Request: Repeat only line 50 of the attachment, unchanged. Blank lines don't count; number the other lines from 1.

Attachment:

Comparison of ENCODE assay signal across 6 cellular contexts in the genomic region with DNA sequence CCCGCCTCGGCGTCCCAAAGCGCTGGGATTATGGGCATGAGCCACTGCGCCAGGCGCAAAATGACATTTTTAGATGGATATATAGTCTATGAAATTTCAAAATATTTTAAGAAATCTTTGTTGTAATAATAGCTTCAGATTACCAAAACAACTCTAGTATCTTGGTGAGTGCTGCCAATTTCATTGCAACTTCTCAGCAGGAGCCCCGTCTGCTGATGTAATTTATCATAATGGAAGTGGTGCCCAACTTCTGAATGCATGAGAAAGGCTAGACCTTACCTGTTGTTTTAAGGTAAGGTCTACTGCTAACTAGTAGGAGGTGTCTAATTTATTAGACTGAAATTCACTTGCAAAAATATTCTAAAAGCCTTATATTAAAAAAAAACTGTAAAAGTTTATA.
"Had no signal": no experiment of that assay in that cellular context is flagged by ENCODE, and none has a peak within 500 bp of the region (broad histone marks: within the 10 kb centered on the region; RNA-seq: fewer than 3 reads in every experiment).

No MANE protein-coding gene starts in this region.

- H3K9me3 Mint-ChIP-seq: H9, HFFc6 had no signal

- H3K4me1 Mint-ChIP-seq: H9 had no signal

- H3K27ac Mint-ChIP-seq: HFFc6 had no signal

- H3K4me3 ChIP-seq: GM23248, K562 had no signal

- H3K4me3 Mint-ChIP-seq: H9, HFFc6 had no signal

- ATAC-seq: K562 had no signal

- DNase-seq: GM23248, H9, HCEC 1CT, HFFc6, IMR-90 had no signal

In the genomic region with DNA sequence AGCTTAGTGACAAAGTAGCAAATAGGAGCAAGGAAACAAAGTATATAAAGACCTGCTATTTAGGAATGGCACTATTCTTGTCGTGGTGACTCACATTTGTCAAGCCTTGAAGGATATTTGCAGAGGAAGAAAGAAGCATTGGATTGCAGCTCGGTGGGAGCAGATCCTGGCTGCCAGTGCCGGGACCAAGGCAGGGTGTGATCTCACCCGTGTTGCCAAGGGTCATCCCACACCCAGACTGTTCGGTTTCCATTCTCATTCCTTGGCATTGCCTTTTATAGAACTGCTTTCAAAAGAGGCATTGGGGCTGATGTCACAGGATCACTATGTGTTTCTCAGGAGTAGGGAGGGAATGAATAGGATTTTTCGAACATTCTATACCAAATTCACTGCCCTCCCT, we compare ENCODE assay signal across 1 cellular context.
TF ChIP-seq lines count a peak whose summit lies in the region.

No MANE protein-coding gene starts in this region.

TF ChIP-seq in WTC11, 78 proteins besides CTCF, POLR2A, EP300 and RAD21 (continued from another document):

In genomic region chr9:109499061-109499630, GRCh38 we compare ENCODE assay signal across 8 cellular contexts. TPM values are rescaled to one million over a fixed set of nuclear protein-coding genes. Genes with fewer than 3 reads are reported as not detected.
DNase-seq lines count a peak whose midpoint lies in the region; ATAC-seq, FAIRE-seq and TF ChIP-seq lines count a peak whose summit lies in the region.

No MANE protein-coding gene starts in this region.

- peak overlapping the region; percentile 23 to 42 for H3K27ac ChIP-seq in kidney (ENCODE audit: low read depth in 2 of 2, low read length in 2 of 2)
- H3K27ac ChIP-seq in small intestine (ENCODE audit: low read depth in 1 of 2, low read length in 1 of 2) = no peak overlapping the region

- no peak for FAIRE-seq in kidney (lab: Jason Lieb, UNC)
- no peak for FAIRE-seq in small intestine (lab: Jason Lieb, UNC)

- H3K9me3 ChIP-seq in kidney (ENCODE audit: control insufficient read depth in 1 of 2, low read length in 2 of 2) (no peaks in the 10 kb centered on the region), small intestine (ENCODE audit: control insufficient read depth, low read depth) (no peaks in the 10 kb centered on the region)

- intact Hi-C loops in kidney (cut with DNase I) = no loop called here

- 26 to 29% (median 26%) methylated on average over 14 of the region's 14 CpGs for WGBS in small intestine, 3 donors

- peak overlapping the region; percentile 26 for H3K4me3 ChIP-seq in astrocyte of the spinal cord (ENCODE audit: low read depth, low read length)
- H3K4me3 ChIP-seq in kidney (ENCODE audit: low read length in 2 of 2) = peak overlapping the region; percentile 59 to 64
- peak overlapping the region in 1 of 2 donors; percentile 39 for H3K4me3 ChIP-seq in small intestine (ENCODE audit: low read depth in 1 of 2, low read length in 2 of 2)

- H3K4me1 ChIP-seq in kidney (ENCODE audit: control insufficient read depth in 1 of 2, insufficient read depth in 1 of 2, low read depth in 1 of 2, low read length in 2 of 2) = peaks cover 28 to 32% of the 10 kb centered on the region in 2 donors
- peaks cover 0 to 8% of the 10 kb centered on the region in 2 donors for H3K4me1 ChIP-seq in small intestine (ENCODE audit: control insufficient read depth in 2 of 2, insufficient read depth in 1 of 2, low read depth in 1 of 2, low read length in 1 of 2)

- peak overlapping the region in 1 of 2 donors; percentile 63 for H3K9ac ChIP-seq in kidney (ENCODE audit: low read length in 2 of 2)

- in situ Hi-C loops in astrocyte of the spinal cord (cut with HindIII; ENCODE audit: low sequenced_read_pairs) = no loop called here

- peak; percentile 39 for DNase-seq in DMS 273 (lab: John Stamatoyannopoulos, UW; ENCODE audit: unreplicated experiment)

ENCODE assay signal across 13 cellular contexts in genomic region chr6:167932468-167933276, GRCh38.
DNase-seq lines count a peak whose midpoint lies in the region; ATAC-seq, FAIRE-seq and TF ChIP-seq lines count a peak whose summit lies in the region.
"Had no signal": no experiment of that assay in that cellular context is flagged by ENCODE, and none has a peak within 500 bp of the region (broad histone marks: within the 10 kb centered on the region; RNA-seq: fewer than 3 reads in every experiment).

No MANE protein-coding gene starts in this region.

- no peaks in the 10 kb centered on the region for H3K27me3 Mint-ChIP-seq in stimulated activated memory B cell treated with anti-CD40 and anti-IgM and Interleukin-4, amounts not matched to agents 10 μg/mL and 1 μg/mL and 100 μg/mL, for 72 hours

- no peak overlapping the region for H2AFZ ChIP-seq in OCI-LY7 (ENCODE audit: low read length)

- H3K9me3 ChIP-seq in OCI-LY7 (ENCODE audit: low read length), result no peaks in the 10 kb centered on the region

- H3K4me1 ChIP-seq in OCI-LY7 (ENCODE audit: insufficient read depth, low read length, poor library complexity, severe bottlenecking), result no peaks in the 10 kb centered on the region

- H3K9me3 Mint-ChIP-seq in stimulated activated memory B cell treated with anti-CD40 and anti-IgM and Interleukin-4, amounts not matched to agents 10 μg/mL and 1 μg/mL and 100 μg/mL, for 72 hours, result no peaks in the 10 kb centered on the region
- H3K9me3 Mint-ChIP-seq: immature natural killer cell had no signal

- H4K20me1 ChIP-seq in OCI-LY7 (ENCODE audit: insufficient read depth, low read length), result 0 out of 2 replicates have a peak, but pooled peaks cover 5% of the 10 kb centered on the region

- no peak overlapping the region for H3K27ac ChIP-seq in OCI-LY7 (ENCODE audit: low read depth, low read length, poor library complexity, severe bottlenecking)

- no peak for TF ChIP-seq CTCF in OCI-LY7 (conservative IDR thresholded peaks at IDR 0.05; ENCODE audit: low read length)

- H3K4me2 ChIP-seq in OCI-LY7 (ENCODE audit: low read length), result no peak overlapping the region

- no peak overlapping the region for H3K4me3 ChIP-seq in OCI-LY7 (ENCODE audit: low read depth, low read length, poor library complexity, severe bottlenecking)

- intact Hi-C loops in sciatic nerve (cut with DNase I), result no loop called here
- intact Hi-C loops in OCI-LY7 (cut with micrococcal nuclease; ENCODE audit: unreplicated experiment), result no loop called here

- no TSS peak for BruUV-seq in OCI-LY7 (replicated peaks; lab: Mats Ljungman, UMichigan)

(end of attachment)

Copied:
- no TSS peak for BruUV-seq in OCI-LY7 (replicated peaks; lab: Mats Ljungman, UMichigan)